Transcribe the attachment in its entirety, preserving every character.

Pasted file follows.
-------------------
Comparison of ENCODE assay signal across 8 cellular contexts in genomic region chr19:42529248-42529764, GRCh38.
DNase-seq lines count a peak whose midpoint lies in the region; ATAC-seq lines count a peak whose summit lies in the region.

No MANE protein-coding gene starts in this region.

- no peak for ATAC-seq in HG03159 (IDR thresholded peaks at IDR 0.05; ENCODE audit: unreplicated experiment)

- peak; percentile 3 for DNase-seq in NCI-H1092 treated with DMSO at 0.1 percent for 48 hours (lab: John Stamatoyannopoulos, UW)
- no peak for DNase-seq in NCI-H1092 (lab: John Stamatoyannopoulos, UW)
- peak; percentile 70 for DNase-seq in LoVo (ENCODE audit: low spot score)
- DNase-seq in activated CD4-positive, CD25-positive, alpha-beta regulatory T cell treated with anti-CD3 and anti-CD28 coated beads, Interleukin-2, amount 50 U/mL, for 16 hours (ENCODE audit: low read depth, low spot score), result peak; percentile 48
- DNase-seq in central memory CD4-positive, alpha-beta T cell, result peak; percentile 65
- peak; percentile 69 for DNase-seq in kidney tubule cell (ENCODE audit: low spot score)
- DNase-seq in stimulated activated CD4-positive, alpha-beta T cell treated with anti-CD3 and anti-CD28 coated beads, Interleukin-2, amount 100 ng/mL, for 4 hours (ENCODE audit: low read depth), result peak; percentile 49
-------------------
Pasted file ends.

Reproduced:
Comparison of ENCODE assay signal across 8 cellular contexts in genomic region chr19:42529248-42529764, GRCh38.
DNase-seq lines count a peak whose midpoint lies in the region; ATAC-seq lines count a peak whose summit lies in the region.

No MANE protein-coding gene starts in this region.

- no peak for ATAC-seq in HG03159 (IDR thresholded peaks at IDR 0.05; ENCODE audit: unreplicated experiment)

- peak; percentile 3 for DNase-seq in NCI-H1092 treated with DMSO at 0.1 percent for 48 hours (lab: John Stamatoyannopoulos, UW)
- no peak for DNase-seq in NCI-H1092 (lab: John Stamatoyannopoulos, UW)
- peak; percentile 70 for DNase-seq in LoVo (ENCODE audit: low spot score)
- DNase-seq in activated CD4-positive, CD25-positive, alpha-beta regulatory T cell treated with anti-CD3 and anti-CD28 coated beads, Interleukin-2, amount 50 U/mL, for 16 hours (ENCODE audit: low read depth, low spot score), result peak; percentile 48
- DNase-seq in central memory CD4-positive, alpha-beta T cell, result peak; percentile 65
- peak; percentile 69 for DNase-seq in kidney tubule cell (ENCODE audit: low spot score)
- DNase-seq in stimulated activated CD4-positive, alpha-beta T cell treated with anti-CD3 and anti-CD28 coated beads, Interleukin-2, amount 100 ng/mL, for 4 hours (ENCODE audit: low read depth), result peak; percentile 49